Some people have held their birthday parties via Animal Crossing this year, others go on dates and some couples who cancelled their weddings because of Covid-19 have even gotten married in the game. There’s also an online fan-made marketplace where players connect to trade fruits and rare furniture, called Nookazon. The site hosts trivia nights and chat meetups for Animal Crossing players.

The pandemic “really opened a lot of people’s eyes – even non-gamers – to what games can do to bring people together,” says Daniel Luu, the founder of Nookazon, who’s a software developer and an active gamer based in Washington, DC. He says one of his site’s most popular top sellers is a 50-year-old woman who’s “never played video games in her entire life”. “I think the reason Animal Crossing has become so successful is because anyone can play it. There are tons of cute items, tons of fun characters, tons of customisations,” he says. “It really helped show that video games aren’t just all, like, Call of Duty.”

Maybe they’re gaming for the first time, and they realised this was an outlet you can naturally socialise in – Mark Griffiths

Lin Zhu is a graduate student in psychology at the University of Albany in New York. In September, she wrote a paper on Animal Crossing and the pandemic, published in the journal Human Behavior and Emerging Technologies. Zhu says Animal Crossing in particular provides laid-back escapism and soothing feelings of safety in these turbulent times – which has helped bring new gamers into the hobby. “The pandemic has not only reduced face-to-face communication opportunities, but also allowed more people to learn about games as a novel platform to get social interaction.”

Amazon-owned Twitch, where people watch other people play video games in live webcasts, chatting in real time with the streamer and other viewers, clocked five billion hours of viewed content in the second quarter of 2020 alone. The engagement is an 83% increase from last year. It’s a new record.

“This is what we have been doing for years,” says Erin Wayne, the company’s director of community and creator marketing. She started out as a streamer on the site herself playing the best-selling game of all time, Minecraft. It’s he same game in which an elementary school in Japan held a virtual graduation in lieu of an in-person ceremony because of Covid-19. She says the basic model of connecting gamers with streamers “hasn’t changed because of Covid”.

Wayne adds as Twitch has become more popular, it’s expanded its platform beyond gamers, especially during social-distancing restrictions in 2020. Book authors are hosting book launches, musicians are holding concerts and even drag queens are putting on shows, all following the gamer-streamer model. There are also new communities of gamers that have formed on the site, including LGBTQ gamers and gamers who’ve served in the armed forces.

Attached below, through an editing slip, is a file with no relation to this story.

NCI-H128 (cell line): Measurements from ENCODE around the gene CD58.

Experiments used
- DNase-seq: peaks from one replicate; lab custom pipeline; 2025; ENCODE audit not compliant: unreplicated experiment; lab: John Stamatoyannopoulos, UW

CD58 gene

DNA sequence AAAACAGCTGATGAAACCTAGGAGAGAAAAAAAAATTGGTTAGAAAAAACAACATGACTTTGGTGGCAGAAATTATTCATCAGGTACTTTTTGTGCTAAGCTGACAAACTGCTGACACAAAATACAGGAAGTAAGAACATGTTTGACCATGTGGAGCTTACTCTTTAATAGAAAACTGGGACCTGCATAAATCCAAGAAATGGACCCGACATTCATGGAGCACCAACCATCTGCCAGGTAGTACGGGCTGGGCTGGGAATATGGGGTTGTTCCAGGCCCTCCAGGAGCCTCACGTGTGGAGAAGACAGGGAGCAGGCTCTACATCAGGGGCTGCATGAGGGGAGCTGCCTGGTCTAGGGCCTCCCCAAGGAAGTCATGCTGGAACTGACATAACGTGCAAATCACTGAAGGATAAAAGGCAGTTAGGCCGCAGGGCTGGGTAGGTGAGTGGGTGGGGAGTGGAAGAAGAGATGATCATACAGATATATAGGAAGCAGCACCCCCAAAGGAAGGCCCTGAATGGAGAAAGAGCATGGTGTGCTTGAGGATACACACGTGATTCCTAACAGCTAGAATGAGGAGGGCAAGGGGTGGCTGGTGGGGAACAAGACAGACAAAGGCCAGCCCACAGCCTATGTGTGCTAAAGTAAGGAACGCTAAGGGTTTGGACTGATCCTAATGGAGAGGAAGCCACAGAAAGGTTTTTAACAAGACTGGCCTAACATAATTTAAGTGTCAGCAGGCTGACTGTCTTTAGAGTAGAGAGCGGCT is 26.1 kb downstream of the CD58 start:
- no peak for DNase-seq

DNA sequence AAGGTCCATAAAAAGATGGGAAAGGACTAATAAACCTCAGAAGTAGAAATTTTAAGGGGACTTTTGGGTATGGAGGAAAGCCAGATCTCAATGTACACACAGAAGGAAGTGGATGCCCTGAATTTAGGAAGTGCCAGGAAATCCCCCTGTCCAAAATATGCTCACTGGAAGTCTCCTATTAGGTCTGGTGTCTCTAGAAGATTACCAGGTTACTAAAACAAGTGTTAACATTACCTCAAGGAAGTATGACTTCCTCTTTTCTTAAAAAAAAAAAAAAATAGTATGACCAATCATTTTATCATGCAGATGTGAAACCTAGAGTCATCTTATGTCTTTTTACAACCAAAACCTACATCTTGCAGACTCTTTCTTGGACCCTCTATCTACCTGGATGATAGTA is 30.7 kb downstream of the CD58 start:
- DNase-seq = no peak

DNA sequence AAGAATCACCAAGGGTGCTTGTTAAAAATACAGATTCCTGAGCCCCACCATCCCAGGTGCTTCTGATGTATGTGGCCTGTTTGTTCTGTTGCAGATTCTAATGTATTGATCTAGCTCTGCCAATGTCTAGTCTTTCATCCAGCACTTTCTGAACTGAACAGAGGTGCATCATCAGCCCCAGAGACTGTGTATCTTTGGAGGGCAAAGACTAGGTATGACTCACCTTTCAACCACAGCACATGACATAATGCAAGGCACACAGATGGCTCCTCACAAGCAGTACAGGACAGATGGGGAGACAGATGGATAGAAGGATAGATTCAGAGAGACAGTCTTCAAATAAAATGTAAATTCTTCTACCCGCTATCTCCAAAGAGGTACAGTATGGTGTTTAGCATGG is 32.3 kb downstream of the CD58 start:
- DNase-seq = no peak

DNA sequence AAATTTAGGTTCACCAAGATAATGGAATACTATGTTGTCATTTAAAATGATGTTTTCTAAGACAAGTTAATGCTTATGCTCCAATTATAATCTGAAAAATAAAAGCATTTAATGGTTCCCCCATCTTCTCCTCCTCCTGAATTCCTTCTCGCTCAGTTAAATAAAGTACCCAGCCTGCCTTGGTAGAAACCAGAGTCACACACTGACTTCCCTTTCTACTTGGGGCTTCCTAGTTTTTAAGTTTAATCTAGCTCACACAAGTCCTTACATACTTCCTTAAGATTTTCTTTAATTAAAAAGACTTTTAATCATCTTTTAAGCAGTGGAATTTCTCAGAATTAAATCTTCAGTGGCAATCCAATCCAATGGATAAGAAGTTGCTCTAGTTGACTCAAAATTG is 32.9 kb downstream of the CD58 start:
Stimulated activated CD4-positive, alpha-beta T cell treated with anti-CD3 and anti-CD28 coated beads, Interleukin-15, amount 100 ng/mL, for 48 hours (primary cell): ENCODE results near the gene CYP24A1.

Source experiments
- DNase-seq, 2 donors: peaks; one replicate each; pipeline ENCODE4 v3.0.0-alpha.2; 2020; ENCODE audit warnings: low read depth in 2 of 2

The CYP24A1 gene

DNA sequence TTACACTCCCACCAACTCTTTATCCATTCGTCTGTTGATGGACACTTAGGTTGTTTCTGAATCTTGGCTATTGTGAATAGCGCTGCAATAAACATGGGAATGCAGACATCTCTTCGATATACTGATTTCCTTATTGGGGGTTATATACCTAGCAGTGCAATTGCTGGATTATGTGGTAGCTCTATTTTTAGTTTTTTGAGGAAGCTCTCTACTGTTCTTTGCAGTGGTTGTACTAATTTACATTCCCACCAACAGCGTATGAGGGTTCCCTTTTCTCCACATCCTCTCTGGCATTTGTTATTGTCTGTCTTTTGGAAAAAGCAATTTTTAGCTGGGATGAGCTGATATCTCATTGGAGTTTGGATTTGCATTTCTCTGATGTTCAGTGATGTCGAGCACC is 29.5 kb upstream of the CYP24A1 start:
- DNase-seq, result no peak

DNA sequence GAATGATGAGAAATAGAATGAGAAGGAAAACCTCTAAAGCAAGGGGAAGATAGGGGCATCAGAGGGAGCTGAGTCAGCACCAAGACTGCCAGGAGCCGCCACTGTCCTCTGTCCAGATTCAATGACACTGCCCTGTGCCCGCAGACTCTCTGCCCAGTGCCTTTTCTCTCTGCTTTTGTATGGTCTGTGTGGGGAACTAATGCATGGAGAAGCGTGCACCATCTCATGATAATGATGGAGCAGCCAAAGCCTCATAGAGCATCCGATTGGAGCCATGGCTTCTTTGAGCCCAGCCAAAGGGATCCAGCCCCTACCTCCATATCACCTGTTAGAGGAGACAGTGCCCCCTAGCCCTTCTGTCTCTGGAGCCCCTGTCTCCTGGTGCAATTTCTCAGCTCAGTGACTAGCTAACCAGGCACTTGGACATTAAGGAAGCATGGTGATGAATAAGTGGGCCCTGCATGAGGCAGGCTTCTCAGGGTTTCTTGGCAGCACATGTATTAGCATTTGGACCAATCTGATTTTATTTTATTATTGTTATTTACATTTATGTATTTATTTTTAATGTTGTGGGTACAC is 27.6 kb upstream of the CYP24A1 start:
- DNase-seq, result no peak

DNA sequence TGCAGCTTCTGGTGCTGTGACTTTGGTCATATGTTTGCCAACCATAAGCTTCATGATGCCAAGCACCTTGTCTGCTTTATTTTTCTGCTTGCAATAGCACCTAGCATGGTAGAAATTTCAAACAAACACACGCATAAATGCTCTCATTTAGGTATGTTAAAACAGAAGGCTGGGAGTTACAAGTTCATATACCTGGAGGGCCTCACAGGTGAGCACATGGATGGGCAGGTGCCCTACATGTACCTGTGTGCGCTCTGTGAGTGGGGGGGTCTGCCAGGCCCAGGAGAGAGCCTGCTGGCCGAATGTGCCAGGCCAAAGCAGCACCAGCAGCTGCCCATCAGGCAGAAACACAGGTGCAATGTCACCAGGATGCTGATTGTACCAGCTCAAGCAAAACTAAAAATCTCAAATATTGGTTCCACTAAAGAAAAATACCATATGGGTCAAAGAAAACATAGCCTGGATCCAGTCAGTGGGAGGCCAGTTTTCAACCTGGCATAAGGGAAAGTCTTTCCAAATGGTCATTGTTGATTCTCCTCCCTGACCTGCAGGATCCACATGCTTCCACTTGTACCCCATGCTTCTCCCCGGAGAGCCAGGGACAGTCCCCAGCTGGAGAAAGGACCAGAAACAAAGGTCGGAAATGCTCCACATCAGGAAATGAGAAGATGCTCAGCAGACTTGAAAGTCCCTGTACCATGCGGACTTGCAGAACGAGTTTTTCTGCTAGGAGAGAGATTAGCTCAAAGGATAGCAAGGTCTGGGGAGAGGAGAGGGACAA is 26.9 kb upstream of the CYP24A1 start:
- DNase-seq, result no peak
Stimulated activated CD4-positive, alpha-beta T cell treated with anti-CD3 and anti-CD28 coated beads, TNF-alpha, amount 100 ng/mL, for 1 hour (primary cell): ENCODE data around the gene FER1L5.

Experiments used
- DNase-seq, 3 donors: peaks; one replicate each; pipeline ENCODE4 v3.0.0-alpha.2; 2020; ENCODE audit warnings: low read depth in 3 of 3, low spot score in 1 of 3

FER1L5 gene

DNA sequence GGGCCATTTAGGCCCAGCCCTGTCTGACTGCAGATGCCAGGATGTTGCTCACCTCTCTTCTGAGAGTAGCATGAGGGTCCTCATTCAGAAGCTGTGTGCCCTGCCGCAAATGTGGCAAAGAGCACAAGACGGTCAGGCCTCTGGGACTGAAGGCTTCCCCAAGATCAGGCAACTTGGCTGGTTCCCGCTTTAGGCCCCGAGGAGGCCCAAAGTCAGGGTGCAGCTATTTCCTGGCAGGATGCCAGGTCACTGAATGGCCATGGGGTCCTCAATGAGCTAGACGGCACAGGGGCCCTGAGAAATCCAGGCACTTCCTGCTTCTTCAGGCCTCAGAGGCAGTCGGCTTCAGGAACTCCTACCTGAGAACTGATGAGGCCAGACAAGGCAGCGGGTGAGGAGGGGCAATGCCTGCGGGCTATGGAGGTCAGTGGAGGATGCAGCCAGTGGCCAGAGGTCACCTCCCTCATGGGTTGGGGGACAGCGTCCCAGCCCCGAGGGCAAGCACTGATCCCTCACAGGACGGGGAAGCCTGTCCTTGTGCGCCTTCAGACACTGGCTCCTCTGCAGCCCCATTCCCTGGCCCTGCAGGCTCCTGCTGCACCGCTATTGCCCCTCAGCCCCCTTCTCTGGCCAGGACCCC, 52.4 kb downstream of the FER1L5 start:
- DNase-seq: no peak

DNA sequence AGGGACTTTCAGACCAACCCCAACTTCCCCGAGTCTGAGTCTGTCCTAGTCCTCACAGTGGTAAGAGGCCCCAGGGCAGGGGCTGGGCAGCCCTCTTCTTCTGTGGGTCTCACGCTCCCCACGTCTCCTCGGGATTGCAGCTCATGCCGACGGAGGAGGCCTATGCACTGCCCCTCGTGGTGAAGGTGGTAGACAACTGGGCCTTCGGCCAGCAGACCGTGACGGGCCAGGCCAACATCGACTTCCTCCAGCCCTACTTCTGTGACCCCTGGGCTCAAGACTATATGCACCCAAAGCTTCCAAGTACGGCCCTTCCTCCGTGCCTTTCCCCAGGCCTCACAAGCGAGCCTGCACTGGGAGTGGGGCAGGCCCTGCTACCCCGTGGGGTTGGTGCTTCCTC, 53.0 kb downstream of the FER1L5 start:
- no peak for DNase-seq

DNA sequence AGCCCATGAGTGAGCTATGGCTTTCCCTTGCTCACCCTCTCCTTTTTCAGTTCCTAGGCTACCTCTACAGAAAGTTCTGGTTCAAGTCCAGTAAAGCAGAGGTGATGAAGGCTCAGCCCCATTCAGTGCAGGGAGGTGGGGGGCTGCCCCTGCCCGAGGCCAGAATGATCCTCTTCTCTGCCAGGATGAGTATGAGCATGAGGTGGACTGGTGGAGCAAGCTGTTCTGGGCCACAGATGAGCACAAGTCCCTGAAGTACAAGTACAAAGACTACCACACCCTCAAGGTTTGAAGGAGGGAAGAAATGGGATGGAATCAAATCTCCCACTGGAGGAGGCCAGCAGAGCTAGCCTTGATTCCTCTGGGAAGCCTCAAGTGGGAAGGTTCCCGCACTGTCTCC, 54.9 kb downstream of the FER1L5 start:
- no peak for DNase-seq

Like many communities, gaming has its share of toxicity and hostility. But when Jay-Ann Lopez, a London-based gamer, launched a closed Facebook group in 2015 called Black Girl Gamers as a safe and inclusive space in the face of racism and sexism in the gaming community, she was able to build a vibrant community that’s since grown across platforms like Twitch. This summer, it even hosted a summit of entirely black female professionals in the industry, which has long been dominated by white men.

Lopez says that games have helped old and new players alike “keep connected, social and sane” during the pandemic. “For a long time, people have either looked down on that or called gamers ‘weird’, but now people and companies want to know how to maintain relationships and communities digitally. It’s more accessible for people.”

So, although more people staring at a screen may seem like an unhealthy habit, even the World Health Organization believes it could be key in nurturing our bonds with others. Earlier this year, it launched #PlayApartTogether. And as mental health professionals stress the importance of relationships, connections and community in these times, they’re even beginning to find direct psychological and social benefits from gaming across the generations.

As the pandemic rolls on and millions around the world face months of social isolation, gaming continues to be a surprising lifeline. Those new players may keep on gaming even after they’re allowed to socialise in person, too. A Google survey showed that 40% of new gamers say they’re likely to continue playing video games after the pandemic.

“Now it’s just been brought into the mainstream. A lot more people have realised what it can do – gaming bringing communities together has always been there,” says Nookazon’s Luu. “It’s been there for years.”